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Yellowknife starts on sprinklers, fire breaks as funding is unlocked

Firefighters work to FireSmart a community in the Northwest Territories, in the absence of fires requiring attention
A file image of firefighters working to firesmart a community in the Northwest Territories. Photo: NWT Fire


Yellowknife residents will see work begin this weekend to install sprinklers and build fire breaks on the west side of the city.

After performing no firesmarting for the past two years, the City of Yellowknife said on Saturday that work was now beginning “based on expert advice” that would aim to “mitigate any potential future risk to Yellowknife.”

The city said it wanted to “stress that our community is not currently at threat,” though a wildfire west of Yellowknife could close to within 30 km of the municipal boundary on Saturday if it is driven east by the winds as expected.

A special council meeting will now be held at noon on Tuesday to discuss “expenditure of funds on an emergency basis for wildfire mitigation/risk reduction within the municipal boundary.”



“Residents may see large equipment operating [to the west of the city] as crews commence operations,” a city spokesperson stated.

“These measures are precautionary, and more information on the situation will become available as it develops.”

That work comes at the same time as federal wildfire protection funding not due to arrive until next year was being released early, with a view toward helping Northwest Territories communities in emergency situations.

Some $20 million in disaster mitigation funding was set to come on-stream in 2024. Twenty-nine of the territory’s communities can use the fund for activities like creating fire breaks and getting rid of vegetation that fires could use as fuel.



At the time, the aim was to improve the general protective measures communities take each year.

But now, with multiple communities facing wildfires near their doorstep, the NWT Association of Communities – which led the application for the cash – told Cabin Radio the money is being made available early.

“It was supposed to be in 2024 that we would start doing actual work on the ground,” said Sara Brown, the association’s chief executive officer.

“Once we were five evacuations in … it became pretty evident that we couldn’t wait.

“We’ve let the communities know what their funding amounts are. The reality is they’re going to proceed. They’re not going to wait. And we wanted to make them aware that those dollars are there.”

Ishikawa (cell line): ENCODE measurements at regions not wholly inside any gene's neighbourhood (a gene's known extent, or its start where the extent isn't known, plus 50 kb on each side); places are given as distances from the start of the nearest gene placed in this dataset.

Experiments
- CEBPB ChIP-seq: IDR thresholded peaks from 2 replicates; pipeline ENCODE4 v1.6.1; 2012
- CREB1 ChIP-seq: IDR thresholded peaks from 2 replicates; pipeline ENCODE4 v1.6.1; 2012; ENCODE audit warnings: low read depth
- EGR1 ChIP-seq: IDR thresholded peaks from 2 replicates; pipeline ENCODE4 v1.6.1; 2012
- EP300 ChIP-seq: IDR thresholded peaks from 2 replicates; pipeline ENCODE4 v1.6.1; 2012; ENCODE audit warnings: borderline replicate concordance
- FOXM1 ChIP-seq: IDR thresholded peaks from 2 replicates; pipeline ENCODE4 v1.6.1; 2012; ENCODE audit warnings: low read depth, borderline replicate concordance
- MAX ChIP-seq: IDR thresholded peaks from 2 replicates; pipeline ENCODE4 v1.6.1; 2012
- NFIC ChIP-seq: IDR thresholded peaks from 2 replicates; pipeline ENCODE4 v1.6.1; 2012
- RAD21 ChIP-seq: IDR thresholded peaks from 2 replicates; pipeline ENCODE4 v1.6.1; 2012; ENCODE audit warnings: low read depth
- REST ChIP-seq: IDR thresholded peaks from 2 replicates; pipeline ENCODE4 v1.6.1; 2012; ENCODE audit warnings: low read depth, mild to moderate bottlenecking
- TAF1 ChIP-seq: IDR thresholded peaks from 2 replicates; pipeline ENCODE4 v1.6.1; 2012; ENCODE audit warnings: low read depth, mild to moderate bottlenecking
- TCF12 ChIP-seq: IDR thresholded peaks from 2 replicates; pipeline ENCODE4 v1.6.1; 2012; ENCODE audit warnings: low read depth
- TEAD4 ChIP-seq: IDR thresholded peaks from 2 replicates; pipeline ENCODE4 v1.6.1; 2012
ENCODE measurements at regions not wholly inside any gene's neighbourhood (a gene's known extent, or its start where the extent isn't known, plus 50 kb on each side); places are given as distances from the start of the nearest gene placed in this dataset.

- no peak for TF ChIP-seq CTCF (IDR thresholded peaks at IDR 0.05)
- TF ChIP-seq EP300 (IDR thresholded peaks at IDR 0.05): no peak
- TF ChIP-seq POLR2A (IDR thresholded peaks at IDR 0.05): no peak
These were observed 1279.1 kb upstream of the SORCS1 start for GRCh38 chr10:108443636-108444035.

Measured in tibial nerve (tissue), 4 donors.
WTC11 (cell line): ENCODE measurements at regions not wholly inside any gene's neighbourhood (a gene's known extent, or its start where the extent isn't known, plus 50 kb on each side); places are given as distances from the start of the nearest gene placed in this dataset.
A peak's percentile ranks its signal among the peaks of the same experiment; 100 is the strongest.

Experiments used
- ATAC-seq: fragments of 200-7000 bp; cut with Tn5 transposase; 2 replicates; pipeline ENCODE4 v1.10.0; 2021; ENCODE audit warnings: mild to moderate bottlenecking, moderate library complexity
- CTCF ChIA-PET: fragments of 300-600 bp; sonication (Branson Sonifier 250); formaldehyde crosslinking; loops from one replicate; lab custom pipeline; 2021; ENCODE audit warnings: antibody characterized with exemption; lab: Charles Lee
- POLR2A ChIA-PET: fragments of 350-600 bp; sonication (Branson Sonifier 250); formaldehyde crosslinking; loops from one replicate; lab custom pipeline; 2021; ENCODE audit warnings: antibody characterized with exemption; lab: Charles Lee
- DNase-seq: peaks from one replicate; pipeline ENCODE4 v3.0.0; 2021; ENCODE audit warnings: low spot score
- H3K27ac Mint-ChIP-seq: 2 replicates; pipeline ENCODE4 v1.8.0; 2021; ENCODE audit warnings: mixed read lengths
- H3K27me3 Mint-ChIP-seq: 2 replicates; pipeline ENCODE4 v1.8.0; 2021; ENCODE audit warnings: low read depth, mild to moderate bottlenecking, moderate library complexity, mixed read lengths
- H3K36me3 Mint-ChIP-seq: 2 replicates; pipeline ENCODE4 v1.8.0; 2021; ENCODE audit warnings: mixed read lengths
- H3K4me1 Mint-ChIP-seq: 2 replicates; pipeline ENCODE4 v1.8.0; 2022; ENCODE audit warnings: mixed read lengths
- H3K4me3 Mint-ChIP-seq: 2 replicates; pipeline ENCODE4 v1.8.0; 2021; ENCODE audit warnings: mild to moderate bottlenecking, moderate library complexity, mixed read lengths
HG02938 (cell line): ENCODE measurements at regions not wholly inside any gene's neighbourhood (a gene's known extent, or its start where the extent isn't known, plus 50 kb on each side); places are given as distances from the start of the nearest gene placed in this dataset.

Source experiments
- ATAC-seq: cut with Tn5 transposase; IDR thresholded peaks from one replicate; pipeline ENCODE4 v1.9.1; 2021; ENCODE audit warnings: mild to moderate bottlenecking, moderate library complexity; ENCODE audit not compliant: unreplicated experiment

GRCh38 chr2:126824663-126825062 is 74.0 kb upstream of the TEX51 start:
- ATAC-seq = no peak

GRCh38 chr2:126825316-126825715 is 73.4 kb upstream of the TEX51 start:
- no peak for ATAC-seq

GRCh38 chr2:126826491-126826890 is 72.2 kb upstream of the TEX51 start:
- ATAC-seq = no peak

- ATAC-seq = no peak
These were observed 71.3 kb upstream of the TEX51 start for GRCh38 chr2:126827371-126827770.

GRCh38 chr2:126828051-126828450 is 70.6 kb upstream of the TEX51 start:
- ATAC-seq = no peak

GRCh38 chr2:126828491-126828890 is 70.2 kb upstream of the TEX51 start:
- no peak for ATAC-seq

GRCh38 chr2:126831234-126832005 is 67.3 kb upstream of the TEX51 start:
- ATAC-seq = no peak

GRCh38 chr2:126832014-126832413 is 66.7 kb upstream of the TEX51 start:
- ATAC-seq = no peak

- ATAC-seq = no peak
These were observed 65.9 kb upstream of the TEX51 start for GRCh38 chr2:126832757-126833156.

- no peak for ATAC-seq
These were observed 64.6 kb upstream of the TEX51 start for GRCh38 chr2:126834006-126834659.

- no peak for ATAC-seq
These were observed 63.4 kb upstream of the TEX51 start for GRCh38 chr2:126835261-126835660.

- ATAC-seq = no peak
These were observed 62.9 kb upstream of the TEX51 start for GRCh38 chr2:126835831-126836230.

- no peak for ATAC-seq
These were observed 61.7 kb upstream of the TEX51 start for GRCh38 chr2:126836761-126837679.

Communities were contacted over the past week with the news, Brown said. The fund works by reimbursing communities for eligible costs, rather than delivering up-front payments.

Brown thanked the federal and territorial governments, alongside the land and water boards that cover the NWT, for their collaboration in releasing the funding earlier than originally planned.

The money comes from the federal Disaster Mitigation and Adaptation Fund, or DMAF. In an unusual application, the NWT Association of Communities orchestrated a joint bid from virtually all of the territory’s communities for the cash. The application’s success was announced last year.



“Fundamentally, it will be to construct fire breaks and perform fuel management as per their community wildfire protection plan,” Brown said of how each community will ultimately use its share.

City ‘developing options’

On Friday, the City of Yellowknife told Cabin Radio its general plan would be to spend the money advancing firesmarting priorities contained in its own wildfire protection plan.

However, aspects of more immediate work – with fires west and north of the city causing at least some concern – could also qualify.

“At this time, we are working closely with GNWT’s ECC to develop options to mitigate any potential wildfire risks, including site-planning for establishment of fire breaks and installation of sprinklers,” spokesperson Kerry Thistle wrote.

“The city will work with NWTAC to assess eligibility of any work undertaken to confirm if it can be covered by the DMAF funds.”

In late July, Mayor of Yellowknife Rebecca Alty revealed that the city has not conducted firesmarting work – the act of preemptively clearing brush and other potential fire fuels – for the past two years.

Alty insisted that pause on firesmarting work was not a concern.